Suze Orman was “so upset, honest to God” when the government made it easier to tap your 401(k) in times of need – she has an important reason why you should never borrow money from your retirement

Suze Orman was “so upset, honest to God” when the government made it easier to tap your 401(k) in times of need – she has an important reason why you should never borrow money from your retirement

Suze Orman was

Suze Orman was “so upset, honest to God” when the government made it easier to tap your 401(k) in times of need – she has an important reason why you should never borrow money from your retirement

At the time, allowing Americans to withdraw from their 401(k) accounts with no penalty seemed like a good idea when the COVID-19 pandemic hit.

Many people were insecure about their jobs and finances, and the ability to invest in retirement funds provided the short-term stability they needed.

“I was so upset, honest to God, when the government allowed people to withdraw $100,000 from their accounts,” personal finance expert Suze Orman said in a recent interview with MoneyWise.

The author and host of the Women & Money podcast says allowing people to take from their future selves, which many will regret when they retire, was a huge mistake.

“If you can’t pay your bills while you get a paycheck, how are you going to pay those exact same bills later in life if you don’t get a paycheck?”

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WATCH NOW: Suze Orman warns cash-strapped Americans against tapping their 401(k).

What happened

The CARES Act, a COVID relief law enacted in March 2020, made it easier to pull money out of the 401(k) or the IRA.

It allowed people to withdraw up to $100,000 from their accounts and have three years to pay them back without the usual 10% penalty for early withdrawals and tax payments.

For Americans in need of quick cash, their 401(k) was a tempting fountain that couldn’t otherwise be reached.

In spring 2020, between April 6 and June 26, nearly 20% of all 401(k) withdrawals were related to COVID, according to CNBC.

CNBC reported that Fidelity Investments, the largest provider of 401(k) plans in the US, had more than 700,000 people using their 401(k) or 403(b) plan. The median amount was around $5,000, while more than 18,000 people asked for the full amount of $100,000.

And Vanguard’s 2021 How America Saves report found that more than 7% of people will benefit from their 401(k) or 401(b) in 2020 — similar to a 401(k) but available for nonprofits – have resigned.

But Orman says withdrawing funds from those retirement accounts at the time cost people a lot more in the long run.

“It tells you that people didn’t have an emergency savings account,” she says.

Orman hopes to be able to help people avoid this in the future. She co-founded the company SecureSave, which aims to help people save, similar to 401(k).

Unseen costs of diving into your 401(k)

People who withdrew money from their accounts back then missed making that money work for them during the historic market gains after the deep lows of 2020, Orman says.

“They allowed them to do that right at the time the stock market was skyrocketing — skyrocketing, right, so they missed out on a tremendous amount of growth, especially if they were close to retirement at the time.”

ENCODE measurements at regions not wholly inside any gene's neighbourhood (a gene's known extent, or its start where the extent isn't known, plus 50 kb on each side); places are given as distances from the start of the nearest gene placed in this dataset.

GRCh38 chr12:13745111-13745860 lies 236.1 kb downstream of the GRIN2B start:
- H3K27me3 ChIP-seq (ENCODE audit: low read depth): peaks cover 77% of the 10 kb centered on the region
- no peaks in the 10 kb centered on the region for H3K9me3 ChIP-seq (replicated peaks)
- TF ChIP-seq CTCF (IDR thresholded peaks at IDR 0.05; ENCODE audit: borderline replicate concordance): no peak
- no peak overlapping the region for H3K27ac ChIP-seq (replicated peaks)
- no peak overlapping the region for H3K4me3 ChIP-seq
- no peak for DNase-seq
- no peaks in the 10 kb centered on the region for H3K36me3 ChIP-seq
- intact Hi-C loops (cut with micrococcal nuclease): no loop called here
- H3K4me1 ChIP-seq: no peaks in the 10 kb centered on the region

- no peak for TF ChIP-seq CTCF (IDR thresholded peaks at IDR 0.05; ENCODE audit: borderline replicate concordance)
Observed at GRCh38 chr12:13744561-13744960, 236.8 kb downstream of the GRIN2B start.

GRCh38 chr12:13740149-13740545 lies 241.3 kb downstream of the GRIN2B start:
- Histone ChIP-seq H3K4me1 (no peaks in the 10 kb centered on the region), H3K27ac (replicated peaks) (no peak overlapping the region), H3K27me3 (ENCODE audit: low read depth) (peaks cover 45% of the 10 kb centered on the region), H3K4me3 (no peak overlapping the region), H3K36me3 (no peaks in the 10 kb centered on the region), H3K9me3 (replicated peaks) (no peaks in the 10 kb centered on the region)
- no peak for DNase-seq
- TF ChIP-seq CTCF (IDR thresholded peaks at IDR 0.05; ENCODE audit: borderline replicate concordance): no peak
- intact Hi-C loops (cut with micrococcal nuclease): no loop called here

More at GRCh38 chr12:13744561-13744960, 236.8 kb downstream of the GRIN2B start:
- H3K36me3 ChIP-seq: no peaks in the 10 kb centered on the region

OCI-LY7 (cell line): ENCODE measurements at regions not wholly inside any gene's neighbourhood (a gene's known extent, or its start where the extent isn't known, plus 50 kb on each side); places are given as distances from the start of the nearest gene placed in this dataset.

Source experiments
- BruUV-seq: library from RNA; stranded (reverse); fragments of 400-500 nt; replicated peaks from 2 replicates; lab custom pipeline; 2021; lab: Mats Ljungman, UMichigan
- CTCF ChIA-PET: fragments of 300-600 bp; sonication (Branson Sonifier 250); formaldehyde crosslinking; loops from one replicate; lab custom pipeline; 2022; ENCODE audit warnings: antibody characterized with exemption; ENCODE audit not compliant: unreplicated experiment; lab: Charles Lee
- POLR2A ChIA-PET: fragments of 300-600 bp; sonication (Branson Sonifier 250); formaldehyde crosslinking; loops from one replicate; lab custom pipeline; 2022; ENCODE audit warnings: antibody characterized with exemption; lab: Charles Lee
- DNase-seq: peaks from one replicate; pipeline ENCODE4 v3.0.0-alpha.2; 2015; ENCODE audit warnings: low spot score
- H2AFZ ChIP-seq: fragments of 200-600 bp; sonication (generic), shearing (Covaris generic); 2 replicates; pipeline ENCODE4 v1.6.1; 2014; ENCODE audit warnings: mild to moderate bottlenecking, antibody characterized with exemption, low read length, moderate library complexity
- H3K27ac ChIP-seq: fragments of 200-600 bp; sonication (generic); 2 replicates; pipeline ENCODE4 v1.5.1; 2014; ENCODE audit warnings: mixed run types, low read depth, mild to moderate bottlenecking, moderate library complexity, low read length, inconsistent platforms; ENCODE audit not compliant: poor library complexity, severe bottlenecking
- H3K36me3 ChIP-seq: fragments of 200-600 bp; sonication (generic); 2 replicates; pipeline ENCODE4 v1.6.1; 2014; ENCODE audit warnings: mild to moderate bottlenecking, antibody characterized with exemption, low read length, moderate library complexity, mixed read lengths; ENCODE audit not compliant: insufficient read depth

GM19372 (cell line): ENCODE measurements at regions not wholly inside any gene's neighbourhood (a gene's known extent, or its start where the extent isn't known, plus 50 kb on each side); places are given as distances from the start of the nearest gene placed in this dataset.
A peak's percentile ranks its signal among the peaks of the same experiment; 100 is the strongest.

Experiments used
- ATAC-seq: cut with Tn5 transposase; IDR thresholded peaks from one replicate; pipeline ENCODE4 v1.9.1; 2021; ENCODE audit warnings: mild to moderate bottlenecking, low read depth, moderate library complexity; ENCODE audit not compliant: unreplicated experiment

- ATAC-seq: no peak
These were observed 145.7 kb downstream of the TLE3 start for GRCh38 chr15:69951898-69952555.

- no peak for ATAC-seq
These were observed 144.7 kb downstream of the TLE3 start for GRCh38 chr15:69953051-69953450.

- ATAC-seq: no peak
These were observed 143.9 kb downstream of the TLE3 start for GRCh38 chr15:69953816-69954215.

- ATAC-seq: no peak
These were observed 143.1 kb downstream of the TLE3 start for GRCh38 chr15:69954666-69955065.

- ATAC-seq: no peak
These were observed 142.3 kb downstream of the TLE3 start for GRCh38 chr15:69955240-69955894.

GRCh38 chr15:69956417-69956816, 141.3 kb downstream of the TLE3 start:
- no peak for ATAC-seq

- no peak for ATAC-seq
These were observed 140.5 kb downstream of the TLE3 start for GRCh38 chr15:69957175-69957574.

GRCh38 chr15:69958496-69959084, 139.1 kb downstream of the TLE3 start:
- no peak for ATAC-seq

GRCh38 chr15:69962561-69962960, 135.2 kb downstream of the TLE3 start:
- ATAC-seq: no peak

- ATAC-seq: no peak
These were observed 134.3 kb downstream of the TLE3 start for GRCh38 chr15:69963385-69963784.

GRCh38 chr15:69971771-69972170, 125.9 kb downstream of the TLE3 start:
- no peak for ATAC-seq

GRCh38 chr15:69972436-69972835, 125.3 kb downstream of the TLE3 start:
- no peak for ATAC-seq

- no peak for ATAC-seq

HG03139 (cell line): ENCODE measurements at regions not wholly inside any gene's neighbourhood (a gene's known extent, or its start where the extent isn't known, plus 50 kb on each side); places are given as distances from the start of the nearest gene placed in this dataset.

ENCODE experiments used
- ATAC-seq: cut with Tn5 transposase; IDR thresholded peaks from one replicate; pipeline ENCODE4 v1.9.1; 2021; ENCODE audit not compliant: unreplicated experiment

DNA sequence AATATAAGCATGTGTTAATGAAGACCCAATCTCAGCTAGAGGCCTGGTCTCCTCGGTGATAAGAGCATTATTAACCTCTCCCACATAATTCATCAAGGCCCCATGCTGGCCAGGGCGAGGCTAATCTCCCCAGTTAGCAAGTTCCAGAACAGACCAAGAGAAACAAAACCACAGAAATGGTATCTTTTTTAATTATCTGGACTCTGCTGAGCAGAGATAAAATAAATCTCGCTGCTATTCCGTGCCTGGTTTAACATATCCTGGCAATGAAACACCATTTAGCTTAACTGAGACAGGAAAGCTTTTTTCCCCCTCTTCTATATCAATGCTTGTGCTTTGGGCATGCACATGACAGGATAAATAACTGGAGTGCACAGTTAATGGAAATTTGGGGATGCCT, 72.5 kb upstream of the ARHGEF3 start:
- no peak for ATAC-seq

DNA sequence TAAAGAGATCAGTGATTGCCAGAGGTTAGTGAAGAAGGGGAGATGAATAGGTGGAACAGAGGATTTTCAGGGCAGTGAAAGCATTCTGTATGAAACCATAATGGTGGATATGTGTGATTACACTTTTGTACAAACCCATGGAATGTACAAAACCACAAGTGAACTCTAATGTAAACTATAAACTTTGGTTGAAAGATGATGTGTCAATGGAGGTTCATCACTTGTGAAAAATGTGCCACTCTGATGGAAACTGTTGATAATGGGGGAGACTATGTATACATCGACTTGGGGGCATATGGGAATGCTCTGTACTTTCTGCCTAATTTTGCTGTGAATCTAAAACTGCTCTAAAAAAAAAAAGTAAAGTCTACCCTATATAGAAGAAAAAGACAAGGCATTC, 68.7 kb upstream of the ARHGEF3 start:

And now that the stock market is in bear territory and there’s a lot more uncertainty in the economy, putting that money back into your 401(k) doesn’t look all that enticing.

Continue reading: Increase while the market goes down: Here are the best investing apps to jump on “once-in-a-lifetime” opportunities (even if you’re a beginner)

In fact, Fidelity released a new report showing that the average 401(k) balance is down 23% year over year due to market volatility.

“People who work today see their 401(k) scores go down 10%, 20%, 50%,” says Orman. “You can mark my bottom dollar that they will stop contributing to their 401(k) because they are scared to death.”

Don’t dive into your 401(k) right now

Aside from missing out on historic gains, taking your 401(k) can leave you vulnerable if you ever need to file for bankruptcy, Orman says, since 401(k) are protected from bankruptcy and can’t be touched if you do ever have to explain it.

“So if you’re really in a terrible situation and you have all this debt, you’re under water with everything and you have to file for bankruptcy to get rid of that, you still have your retirement accounts.”

By making it easier to withdraw from these accounts, lawmakers have allowed many people to put their financial futures on the line, Orman says.

“If you start taking money out of your retirement accounts just to pay bills and use it for something other than retirement, you’re going to use up all the money that was protected from bankruptcy paying bills,” says Orman. “Now you don’t have the money for it.”

But Orman also recognizes the fear that uncertainty brings and how those fears can affect what you do with your money, and there’s a lot of uncertainty right now.

“I feel sorry for them,” she says. “I have feelings for her. I understand the fear they are going through.”

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WATCH NOW: Complete Q&A with SecureSave’s Suze Orman and Devin Miller

This article is informational only and should not be construed as advice. It is provided without any guarantee.

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